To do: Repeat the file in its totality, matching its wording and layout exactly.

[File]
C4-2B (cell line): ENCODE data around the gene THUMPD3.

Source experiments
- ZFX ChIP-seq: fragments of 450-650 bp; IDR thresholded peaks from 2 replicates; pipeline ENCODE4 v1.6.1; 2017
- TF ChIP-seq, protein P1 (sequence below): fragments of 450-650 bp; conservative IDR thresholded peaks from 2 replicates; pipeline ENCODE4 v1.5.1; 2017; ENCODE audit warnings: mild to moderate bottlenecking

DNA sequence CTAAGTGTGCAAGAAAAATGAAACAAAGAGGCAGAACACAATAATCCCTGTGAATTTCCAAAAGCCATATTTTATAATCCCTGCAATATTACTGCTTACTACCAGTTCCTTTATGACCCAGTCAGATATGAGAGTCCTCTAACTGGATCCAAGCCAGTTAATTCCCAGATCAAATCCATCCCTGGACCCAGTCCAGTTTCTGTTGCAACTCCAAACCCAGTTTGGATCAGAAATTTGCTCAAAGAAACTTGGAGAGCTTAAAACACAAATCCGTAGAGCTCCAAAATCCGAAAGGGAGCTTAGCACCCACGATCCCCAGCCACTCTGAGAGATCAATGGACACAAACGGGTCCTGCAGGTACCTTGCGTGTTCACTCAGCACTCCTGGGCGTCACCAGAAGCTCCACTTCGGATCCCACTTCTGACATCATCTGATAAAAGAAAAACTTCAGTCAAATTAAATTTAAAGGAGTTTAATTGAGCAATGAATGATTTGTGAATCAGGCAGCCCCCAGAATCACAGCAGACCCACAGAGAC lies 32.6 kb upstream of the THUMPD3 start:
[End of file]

C4-2B (cell line): ENCODE data around the gene THUMPD3.

Source experiments
- ZFX ChIP-seq: fragments of 450-650 bp; IDR thresholded peaks from 2 replicates; pipeline ENCODE4 v1.6.1; 2017
- TF ChIP-seq, protein P1 (sequence below): fragments of 450-650 bp; conservative IDR thresholded peaks from 2 replicates; pipeline ENCODE4 v1.5.1; 2017; ENCODE audit warnings: mild to moderate bottlenecking

DNA sequence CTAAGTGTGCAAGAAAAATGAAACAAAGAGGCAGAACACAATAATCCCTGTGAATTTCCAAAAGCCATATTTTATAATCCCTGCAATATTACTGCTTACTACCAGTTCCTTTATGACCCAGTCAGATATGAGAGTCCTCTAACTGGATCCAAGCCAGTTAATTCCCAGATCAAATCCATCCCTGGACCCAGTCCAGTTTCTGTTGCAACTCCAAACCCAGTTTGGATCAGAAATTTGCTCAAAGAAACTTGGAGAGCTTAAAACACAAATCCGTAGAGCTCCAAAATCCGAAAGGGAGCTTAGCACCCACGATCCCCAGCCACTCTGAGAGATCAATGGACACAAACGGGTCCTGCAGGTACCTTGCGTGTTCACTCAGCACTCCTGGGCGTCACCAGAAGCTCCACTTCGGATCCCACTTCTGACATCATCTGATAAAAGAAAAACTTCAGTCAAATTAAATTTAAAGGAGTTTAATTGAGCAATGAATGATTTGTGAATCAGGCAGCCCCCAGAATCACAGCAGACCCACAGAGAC lies 32.6 kb upstream of the THUMPD3 start: